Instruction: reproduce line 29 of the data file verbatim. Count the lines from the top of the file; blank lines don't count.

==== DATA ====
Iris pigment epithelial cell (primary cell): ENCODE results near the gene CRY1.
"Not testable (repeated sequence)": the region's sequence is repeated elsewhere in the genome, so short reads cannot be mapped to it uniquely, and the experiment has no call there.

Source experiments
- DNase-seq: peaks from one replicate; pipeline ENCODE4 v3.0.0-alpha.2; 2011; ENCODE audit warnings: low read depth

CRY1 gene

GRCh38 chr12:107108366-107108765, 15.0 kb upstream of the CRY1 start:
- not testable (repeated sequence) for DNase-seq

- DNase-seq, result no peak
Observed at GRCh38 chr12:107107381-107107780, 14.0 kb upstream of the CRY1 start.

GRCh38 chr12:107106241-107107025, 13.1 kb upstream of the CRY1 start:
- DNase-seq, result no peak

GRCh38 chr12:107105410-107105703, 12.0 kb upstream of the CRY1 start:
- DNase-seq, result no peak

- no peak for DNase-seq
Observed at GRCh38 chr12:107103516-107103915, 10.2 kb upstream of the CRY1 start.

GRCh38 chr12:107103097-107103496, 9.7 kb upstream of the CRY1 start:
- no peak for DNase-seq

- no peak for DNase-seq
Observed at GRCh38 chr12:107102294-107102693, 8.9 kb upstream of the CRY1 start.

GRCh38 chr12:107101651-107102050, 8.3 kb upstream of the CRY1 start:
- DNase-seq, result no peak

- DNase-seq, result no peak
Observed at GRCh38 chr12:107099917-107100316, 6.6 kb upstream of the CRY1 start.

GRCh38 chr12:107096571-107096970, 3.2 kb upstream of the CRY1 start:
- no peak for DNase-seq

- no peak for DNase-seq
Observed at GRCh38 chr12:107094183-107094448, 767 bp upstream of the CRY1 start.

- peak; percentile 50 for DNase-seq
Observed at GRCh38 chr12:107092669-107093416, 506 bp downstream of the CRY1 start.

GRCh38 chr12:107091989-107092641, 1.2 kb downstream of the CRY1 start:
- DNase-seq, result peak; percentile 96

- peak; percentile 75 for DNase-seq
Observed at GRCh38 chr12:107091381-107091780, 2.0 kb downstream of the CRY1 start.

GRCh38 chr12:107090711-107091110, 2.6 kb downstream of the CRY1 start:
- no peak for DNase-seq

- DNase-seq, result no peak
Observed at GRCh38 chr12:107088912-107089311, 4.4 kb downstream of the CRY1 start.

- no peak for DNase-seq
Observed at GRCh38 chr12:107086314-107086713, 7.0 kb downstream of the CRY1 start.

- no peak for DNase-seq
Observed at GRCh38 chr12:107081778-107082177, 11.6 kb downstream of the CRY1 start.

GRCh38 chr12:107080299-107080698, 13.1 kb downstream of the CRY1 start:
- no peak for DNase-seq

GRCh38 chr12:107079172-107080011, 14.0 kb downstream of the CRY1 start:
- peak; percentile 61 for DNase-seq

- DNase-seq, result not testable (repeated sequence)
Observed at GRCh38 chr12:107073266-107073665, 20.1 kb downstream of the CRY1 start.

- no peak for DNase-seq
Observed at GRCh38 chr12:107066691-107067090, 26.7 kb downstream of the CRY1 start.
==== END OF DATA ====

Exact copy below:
Observed at GRCh38 chr12:107092669-107093416, 506 bp downstream of the CRY1 start.